Gordon Brown: Rogue bankers should be jailed for financial crisis

Scores of rogue bankers who brought the UK financial system to its knees should face prison, former prime minister Gordon Brown has said.
In his new book, My Life, Our Times, the former prime minister Gordon Brown has harsh words for disgraced ex-RBS chief Fred Goodwin. Picture: GettyIn his new book, My Life, Our Times, the former prime minister Gordon Brown has harsh words for disgraced ex-RBS chief Fred Goodwin. Picture: Getty
In his new book, My Life, Our Times, the former prime minister Gordon Brown has harsh words for disgraced ex-RBS chief Fred Goodwin. Picture: Getty

And a repeat of the “risk-laden” behaviour which led to the crash of 2008 is inevitable because the UK failed to punish the guilty bankers over their gambling with their institutions’ cash.

Royal Bank of Scotland and Lloyds were among the institutions only saved from collapse with the help of a £500 billion taxpayer-funded bailout of the entire financial system put in place by Brown during his time in Number 10.

Hide Ad
Hide Ad

In his memoir, My Life, Our Times, the former Kirkcaldy and Cowdenbeath MP reveals he had even told wife Sarah he would have to quit if his rescue plan failed. But he warns “little has changed” since 2009 and the banks that were deemed “too big to fail” were now even larger.

“If bankers’ conduct was dishonest by the ordinary standards of what is reasonable and honest, should there not have been prosecutions in the UK as we have seen in Ireland, Iceland, Spain and Portugal?” he states.

Iceland jailed 29 of its bankers deemed responsible for sinking its banking system. The country’s prime minister, Bjarni Benediktsson, recently criticised the UK for failing to take a similarly tough approach, insisting it helped “heal” the effects of the crisis.

Mr Brown suggested the Fraud Act should be used to tackle bankers who abuse their positions, make false representations or fail to disclose information.

“If bankers who act fraudulently in this way are not put in prison with their bonuses returned, assets confiscated and banned from future practice, we will only give a green light to similar risk-laden behaviour in new forms.”

At the height of the crisis in October 2008, the government and Bank of England announced a bailout package offering £500bn of support to banks.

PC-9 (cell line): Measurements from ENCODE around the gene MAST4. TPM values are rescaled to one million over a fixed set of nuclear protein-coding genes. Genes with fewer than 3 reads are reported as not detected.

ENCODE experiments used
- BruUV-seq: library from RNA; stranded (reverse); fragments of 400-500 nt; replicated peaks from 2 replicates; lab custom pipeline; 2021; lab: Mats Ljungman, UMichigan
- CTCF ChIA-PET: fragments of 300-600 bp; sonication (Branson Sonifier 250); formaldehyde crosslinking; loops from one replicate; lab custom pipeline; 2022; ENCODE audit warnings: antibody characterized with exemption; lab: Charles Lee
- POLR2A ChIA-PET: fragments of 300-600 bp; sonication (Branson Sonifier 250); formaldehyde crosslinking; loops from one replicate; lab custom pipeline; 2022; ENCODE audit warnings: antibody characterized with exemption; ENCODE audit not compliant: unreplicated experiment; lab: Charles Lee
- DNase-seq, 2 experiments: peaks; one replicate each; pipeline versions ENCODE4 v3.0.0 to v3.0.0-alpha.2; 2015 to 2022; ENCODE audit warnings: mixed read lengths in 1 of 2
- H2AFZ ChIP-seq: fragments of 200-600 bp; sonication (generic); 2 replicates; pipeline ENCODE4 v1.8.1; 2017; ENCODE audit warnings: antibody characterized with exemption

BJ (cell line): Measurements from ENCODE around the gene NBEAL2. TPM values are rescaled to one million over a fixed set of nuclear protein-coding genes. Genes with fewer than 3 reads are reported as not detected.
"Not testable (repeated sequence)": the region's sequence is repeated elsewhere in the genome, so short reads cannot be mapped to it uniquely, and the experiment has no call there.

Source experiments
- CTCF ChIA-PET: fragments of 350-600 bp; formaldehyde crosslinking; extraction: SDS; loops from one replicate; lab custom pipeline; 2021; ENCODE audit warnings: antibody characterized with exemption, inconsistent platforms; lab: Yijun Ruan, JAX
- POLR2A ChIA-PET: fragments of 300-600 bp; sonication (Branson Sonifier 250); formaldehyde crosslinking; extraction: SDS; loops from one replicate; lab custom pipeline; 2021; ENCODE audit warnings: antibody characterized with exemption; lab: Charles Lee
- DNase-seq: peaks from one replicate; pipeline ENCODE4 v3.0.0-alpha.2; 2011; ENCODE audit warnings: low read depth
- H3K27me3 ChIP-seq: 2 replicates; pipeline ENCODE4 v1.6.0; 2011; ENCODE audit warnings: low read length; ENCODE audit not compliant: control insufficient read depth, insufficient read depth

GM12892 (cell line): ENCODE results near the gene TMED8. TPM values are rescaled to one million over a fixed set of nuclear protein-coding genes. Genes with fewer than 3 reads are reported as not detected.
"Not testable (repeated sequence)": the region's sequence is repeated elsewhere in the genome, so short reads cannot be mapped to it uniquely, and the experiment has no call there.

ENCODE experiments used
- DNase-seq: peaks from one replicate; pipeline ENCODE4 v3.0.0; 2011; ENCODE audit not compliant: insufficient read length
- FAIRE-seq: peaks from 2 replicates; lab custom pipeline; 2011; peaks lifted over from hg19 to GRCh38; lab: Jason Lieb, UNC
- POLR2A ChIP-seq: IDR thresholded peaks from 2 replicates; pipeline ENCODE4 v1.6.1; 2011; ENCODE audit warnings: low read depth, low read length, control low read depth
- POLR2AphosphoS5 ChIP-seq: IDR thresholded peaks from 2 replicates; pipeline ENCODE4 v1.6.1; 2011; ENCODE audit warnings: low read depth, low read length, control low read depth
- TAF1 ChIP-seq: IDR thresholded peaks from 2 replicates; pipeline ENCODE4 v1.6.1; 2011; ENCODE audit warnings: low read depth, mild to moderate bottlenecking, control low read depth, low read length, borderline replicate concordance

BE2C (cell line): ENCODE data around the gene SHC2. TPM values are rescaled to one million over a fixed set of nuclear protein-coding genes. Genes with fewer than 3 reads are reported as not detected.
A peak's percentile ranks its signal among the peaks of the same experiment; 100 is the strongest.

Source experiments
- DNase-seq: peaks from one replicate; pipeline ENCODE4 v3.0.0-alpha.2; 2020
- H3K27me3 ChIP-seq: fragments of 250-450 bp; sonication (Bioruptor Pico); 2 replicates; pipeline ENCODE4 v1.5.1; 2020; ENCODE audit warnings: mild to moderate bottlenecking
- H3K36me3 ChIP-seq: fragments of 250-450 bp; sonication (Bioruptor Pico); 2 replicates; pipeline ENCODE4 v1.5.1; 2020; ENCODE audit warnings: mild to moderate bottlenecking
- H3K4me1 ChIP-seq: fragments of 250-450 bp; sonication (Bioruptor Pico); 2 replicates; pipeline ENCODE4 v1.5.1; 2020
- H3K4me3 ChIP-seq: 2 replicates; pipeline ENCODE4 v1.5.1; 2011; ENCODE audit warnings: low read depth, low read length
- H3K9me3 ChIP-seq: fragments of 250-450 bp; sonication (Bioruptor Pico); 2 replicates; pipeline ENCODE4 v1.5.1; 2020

Mr Brown said: “When I got up the next morning I told Sarah that she would have to be ready to pack our things for a sudden move out of Downing Street. If what I was about to do failed, with markets collapsing further and confidence ebbing from Britain, I would have no choice but to resign.”

But despite the bailout, Brown rues the inflated pay levels that are still enjoyed by leading bankers, particularly at RBS which is effectively a state-owned firm.

Hide Ad
Hide Ad

“The typical senior banker earns £1.3 million and Britain has three-quarters – more than 4,000 – of Europe’s €1m bankers, a figure that has risen 50 per cent since the crisis,” Mr Brown adds.

“Even at RBS, which has had £58bn of accumulated losses and is guaranteed by the taxpayer, the number of bank employees earning more than €m has barely changed – 121 down from 131. We still do not have the right balance between the capital that banks need, the dividends they pay, the remuneration they give employees and the contribution they make to the public for the social costs of their risk-taking.”

Traditional arguments that bankers receive inflated pay because they take risks has not survived the crash.

It was made clear that it was the government, and ultimately taxpayers, who bore the true risk.

“With many banks backstopped by the taxpayers, they make their profits at least in part because of the government guarantee,” Mr Brown added. “The risks they are taking is often not with their money but with ours.

“And often bankers are not being compensated for risk but rewarded for failure. It cannot be right that Fred Goodwin walked away with all of his past bonuses untouched, a reported tax-free lump sum of £5m, and even after he agreed to halve his pension it still was said to amount to £300,000 a year.”

The European Union had moved to cap bankers’ bonuses at a maximum of 200 per cent of salary, but Brown said the banks have been able to circumvent this by introducing a new category of remuneration called “fixed pay monthly allowances” – and by simply raising salaries.

“Dividends and bankers’ pay today represent almost exactly the same share of banks’ revenues as before the crisis hit,” he goes on. “While bonuses have fallen from their £19bn high in 2007-8 to around £14bn last year, the financial sector has paid out a total of £128bn in bonuses since 2008 – enough to recapitalise our banks.”